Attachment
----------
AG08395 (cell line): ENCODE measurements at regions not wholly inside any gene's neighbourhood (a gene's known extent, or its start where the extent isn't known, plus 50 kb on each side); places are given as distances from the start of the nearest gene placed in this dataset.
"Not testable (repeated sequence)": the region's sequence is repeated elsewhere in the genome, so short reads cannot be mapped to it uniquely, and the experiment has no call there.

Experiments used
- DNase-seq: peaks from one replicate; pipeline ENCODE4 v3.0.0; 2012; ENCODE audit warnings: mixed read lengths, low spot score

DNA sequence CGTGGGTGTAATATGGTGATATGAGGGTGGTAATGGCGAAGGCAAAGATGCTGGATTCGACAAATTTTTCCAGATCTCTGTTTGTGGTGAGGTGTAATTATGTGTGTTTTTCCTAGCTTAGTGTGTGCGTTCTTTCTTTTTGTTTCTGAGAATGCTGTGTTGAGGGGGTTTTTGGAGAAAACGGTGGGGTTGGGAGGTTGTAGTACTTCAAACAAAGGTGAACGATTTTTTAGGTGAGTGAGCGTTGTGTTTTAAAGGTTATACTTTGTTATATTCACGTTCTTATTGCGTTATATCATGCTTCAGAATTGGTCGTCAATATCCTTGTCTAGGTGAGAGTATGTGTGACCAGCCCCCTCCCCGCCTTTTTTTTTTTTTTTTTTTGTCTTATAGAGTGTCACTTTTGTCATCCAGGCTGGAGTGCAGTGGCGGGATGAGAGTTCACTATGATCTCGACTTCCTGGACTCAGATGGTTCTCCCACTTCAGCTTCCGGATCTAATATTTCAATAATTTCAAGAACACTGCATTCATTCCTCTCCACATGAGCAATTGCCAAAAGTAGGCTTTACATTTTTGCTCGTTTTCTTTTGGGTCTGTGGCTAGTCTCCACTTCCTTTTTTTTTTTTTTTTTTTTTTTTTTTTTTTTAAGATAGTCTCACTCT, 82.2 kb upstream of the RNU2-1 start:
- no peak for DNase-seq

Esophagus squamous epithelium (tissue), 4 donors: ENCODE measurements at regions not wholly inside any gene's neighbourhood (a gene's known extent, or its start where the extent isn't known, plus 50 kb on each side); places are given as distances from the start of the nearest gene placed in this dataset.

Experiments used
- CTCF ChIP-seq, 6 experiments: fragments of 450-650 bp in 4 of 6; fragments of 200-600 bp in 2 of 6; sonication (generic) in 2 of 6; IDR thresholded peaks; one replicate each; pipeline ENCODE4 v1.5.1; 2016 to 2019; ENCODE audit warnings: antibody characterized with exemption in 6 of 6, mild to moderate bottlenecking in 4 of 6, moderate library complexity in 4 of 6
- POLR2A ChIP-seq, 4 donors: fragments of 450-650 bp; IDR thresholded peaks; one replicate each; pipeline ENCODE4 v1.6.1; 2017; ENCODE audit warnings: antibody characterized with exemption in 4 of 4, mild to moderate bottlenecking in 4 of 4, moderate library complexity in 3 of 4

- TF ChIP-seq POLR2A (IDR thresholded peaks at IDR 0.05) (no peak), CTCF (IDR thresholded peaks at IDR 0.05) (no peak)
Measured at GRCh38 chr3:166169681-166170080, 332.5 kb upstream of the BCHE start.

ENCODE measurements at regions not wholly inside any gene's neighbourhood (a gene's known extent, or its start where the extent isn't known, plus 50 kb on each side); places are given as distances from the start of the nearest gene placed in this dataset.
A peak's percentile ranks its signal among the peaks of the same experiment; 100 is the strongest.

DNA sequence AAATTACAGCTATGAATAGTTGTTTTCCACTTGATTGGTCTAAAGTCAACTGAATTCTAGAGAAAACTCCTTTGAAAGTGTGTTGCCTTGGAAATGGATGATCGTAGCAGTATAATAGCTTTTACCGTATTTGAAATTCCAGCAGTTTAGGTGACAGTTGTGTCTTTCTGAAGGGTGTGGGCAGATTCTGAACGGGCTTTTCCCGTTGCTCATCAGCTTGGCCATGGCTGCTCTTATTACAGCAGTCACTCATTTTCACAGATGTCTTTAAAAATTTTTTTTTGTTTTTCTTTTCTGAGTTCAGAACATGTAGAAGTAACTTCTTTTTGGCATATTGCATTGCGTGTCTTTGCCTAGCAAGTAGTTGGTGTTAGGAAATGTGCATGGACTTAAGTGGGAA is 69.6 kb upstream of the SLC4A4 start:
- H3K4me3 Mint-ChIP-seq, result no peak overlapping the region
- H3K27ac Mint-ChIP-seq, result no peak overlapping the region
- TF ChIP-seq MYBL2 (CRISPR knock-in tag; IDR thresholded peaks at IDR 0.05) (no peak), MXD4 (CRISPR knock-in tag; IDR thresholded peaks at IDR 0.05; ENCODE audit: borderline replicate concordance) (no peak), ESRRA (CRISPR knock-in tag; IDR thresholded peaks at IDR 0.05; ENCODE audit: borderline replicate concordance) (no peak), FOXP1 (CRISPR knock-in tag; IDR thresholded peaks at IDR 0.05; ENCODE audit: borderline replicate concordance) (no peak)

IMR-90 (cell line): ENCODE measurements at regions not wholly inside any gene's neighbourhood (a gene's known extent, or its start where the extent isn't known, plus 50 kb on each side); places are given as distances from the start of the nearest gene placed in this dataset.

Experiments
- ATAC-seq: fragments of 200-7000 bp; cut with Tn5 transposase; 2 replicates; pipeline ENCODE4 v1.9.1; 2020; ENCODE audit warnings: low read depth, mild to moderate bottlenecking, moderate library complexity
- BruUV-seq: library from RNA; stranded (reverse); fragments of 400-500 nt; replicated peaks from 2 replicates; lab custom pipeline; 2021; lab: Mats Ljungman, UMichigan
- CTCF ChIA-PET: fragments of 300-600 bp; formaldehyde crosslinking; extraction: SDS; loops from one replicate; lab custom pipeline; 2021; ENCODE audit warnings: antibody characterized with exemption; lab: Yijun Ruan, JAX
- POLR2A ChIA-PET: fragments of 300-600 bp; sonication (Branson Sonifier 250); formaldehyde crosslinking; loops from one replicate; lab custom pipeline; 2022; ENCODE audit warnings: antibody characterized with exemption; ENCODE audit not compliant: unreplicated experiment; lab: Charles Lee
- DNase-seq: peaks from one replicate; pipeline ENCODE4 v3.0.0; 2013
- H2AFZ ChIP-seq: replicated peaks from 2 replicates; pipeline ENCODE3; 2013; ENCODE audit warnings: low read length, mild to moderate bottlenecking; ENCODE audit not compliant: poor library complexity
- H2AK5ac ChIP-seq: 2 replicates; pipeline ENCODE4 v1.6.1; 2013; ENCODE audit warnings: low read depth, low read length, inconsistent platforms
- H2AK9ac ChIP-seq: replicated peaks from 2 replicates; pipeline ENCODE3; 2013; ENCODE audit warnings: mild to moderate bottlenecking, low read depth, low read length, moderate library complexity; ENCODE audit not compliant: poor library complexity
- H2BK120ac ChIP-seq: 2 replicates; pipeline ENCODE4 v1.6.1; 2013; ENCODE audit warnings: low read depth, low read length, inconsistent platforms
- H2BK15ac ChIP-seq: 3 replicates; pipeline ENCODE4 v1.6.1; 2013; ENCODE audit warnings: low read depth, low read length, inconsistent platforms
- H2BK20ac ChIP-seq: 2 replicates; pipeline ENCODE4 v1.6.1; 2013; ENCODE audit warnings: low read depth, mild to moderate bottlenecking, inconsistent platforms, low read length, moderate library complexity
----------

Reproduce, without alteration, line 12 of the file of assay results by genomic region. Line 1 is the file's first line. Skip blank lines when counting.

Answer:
Measured at GRCh38 chr3:166169681-166170080, 332.5 kb upstream of the BCHE start.